Workplace Privacy:
Cases from the PRC Log Files

Send to PrinterSend to Printer
September 1, 1995

There are ears everywhere

Paul, a computer technician, discovered that his employer had placed hidden microphones and cameras around the building to monitor the employees. His boss is an ex-cop. 05-144-96

Saddled with a thief's criminal record and can't find work

Larry's wallet was stolen. Apparently the thief committed some crimes while in the possession of Larry's ID. This resulted in information about criminal conduct, wrongfully attributed to Larry, making its way into the database of a company which keeps background check information about employees in the retail service sector. Larry was fired because of this erroneous information and can't find work. 01-119-96

The all-knowing credit card account

Tomaso was fired because of information provided to his employer by a company he did personal business with. A flower shop provided the employer a 3-page list covering his credit card transactions with them over a 3-month period. The list included the name of the person who received the flowers, the dates of delivery, and the wording of the messages on the cards that accompanied the flowers. Tomaso happens to be in the military and was under investigation for fraternization. 08-424-95

Phone monitoring leads to loss of job

Evelyn worked for the customer services department of a utility company for 27 years. The company tapes some of the phone calls to monitor for quality of service. She was fired and was told it was because her taped calls showed poor performance. Evelyn says that many of the older employees who are close to retirement are losing their jobs, and are being told it's because of the contents of taped calls. She has contacted the union but was told they can do nothing. Evelyn says that when she asked to listen to some of the tapes, she was told they had been destroyed. 08-539-95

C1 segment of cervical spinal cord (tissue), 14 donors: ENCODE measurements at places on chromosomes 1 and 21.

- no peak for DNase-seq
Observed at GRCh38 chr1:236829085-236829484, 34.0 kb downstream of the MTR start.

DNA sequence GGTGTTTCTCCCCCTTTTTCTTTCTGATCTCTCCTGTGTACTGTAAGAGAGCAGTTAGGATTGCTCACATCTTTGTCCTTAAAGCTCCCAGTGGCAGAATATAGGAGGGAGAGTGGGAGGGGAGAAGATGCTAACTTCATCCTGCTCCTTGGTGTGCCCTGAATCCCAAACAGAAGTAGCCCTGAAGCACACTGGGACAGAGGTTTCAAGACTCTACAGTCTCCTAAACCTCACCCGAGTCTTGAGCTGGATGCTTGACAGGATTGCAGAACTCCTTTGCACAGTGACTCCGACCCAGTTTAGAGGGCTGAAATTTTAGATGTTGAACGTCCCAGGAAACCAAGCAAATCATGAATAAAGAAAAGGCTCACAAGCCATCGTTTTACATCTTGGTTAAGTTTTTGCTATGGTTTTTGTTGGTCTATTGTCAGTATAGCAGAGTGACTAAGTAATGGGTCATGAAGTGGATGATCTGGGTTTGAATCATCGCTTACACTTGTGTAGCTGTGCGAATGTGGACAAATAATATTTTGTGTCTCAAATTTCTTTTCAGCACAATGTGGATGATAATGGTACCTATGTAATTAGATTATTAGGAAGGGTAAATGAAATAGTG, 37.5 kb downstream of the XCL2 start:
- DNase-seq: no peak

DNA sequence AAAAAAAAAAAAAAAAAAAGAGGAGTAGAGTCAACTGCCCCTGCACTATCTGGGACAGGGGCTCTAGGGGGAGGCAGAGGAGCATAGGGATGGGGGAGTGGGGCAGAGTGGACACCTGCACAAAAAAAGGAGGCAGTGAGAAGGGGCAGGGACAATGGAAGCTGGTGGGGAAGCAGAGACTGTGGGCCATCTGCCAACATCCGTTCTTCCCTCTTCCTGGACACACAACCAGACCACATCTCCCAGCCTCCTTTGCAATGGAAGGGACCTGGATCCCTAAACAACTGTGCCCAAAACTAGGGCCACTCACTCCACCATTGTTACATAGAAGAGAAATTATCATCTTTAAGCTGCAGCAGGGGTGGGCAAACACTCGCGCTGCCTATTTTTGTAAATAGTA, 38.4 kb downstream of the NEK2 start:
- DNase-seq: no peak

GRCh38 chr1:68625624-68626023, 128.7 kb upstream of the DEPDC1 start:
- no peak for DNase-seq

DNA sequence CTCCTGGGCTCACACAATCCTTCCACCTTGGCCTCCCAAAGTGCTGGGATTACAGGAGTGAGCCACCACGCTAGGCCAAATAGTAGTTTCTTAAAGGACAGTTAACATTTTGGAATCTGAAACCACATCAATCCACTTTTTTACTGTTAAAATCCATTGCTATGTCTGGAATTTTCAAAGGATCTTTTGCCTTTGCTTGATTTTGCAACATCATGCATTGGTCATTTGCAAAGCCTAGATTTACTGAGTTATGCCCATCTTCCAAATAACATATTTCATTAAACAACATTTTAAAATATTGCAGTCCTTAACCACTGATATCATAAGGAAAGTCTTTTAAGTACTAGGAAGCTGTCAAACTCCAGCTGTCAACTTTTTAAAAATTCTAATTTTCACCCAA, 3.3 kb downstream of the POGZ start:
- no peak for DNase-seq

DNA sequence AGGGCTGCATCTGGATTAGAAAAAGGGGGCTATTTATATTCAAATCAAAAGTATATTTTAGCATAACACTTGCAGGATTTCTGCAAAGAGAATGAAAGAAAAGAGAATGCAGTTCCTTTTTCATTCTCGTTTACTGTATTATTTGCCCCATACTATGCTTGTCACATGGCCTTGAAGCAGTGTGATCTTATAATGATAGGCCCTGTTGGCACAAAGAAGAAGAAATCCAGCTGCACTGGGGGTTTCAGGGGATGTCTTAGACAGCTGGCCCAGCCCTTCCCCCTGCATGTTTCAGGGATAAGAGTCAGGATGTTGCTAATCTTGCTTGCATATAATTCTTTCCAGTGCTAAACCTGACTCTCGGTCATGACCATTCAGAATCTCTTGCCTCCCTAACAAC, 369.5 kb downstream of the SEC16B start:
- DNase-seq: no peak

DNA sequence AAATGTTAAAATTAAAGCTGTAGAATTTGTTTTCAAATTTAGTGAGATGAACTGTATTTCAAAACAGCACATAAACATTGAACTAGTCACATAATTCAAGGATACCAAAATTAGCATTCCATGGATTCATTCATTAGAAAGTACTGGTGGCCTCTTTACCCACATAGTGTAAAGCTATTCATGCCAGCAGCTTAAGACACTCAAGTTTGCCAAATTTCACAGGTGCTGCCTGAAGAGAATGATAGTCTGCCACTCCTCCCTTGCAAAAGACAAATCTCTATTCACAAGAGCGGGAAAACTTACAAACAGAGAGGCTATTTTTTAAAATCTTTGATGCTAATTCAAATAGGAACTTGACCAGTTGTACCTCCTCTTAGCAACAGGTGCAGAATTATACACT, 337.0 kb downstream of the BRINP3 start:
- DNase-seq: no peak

Intrusive interview process

Manuel applied for a job and had an initial interview by phone. The company called him back to arrange for an in-person interview, a good sign, he thought. Before the interview was scheduled , the company sent him a packet of forms to sign. Manuel was being asked to sign waivers allowing a private investigator to conduct a background check, an authorization form for a credit report, the release of his school records, and permission for the company to conduct interviews with his neighbors. He felt this was an excessive privacy intrusion. 07-693-95

Now everyone knows

Katrina is a felon, and was upfront with her employer about this. He went to the courthouse and obtained a copy of her record. He passed it out to other employees and some of her friends. 07-185-95

How to make money by selling old resumes

Margaret works for a software company as the human resources manager. She recently received a fax which suggested her company could make money by selling copies of the resumes of job applicants who weren't hired. "There's gold in your files. Un-used resumes can be worth a fortune to you," said the fax. "Save those resumes and call us today. Find out how we can turn the resumes you don't need into long term cash. Call for details: xxx-yyyy." Margaret was shocked at this business practice and decided to call the number provided on the fax. She was told that she had reached a head hunter company, looking for people "in transition" for a client overseas. If any of the individuals whose resumes Margaret were to provide to the company ended up being hired, Margaret would get part of the commission. Margaret contacted us to see if we knew if this was legitimate. We told her that at the very least, the head hunter had violated the Telephone Consumer Protection Act by sending a "junk fax." 03-162-95

Paul, a computer technician, discovered that his employer had placed hidden microphones and cameras around the building to monitor the employees. His boss is an ex-cop.